With that said, we still can’t forget that the CFML community got recently a tremendous addition when Railo was made open-source. This takes CFML to a whole new level, where developers coming from other languages can’t complain any more about ColdFusion being too expensive, or it’s source being too strict. There is no excuses not to use CFML. It’s got a great community always willing to help, some excellent resources all around, development of complex systems is made a breeze, and more and more companies are adopting it.

Long live to CF!

Moving SVN Folders

Reading time: 2 – 2 minutes

I recently had to move an entire folder on SVN from a place to another. When you think “folders”, you simply imagine that would be an easy drag & drop task.

In fact, if you try to drag a folder into another, you will end up in a “missing” folder nightmare as such:

Missing Folders on SVN

This is not very good, as when you try to commit, it will most likely not let you. However,  if it lets you, it (SVN) will try to delete the folders first, and then re-create them again.

TortoiseSVN makes it easier to do though, as with a very nifty trick, you can get it to use svn move properly.

To do so, simply right click (holding it) on the folders you want to move, and drag them to wherever you want them to be moved to.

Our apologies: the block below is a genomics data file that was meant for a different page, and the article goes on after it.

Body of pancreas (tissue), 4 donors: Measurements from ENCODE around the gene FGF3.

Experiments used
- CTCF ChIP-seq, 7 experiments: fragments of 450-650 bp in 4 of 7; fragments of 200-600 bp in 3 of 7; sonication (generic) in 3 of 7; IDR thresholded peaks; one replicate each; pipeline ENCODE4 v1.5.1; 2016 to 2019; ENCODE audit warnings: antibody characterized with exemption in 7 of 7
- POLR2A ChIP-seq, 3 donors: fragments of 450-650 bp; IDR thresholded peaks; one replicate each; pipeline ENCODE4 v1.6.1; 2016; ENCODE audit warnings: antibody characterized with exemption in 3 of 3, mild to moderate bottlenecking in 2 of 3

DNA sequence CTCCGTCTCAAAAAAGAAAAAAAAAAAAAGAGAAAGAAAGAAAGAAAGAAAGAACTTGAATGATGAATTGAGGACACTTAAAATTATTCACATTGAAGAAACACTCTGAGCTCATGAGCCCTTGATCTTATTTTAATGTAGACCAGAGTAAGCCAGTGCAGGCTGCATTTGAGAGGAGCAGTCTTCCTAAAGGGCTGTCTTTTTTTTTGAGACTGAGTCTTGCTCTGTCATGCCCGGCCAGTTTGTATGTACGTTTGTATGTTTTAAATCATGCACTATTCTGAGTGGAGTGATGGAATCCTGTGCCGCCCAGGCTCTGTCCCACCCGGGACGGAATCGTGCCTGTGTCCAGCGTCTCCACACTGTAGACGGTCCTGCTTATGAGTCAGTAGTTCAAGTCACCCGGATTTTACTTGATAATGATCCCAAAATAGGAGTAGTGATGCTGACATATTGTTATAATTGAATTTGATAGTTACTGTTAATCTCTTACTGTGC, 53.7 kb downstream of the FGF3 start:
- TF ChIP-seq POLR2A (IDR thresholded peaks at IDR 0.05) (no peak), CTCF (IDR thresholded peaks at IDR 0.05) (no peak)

Once you release the right click button, you should be presented with a screen like this:

Moving SVN folders with tortoise SVN

This gives you various options of actions that can be performed with the selected folder, such as:

  1. Move the versioned items into the folder;
  2. Copy the versioned items into the folder;
  3. Export versioned items into the folder;

TortoiseSVN will then take care of everything for you, and when you commit, it will properly move your folders, and not give you any grief.

Changing authentication settings on TortoiseSVN

Reading time: 2 – 2 minutes

I’ve had my virtual machine (the one I use for development) rebuilt today, and to minimize overhead, we simply cloned a VM that had the desired settings.

Normally when you do that, everything goes smoothly, and you should have your VM up and running in a matter of minutes (only the time taken copy the files across).

One thing that buggered me though, was the fact that when I tried to commit files via SVN, they got committed under another user name.

It didn’t take me long to figure out that the username it was using, was from whoever did the last commit in the machine it was cloned from.

It’s not very obvious from a context point of view what the necessary steps are for you to change the user name and password on Tortoise SVN.

To do so, you simply need to:

  1. Right click in any folder, go to “TortoiseSVN” on the context menu;
  2. Select “Settings“;
  3. In the settings box, locate the item called “Saved Data“;
  4. Click the “Clear” button that sits next to “Authentication Data“;

You won’t have any sort of feedback by doing that, but next time you try to perform any action via TortoiseSVN, it will prompt you for login and password.

Don’t forget to mark “save password” on the same prompt where you added your user name and password, so you don’t need to type it every time you perform any action.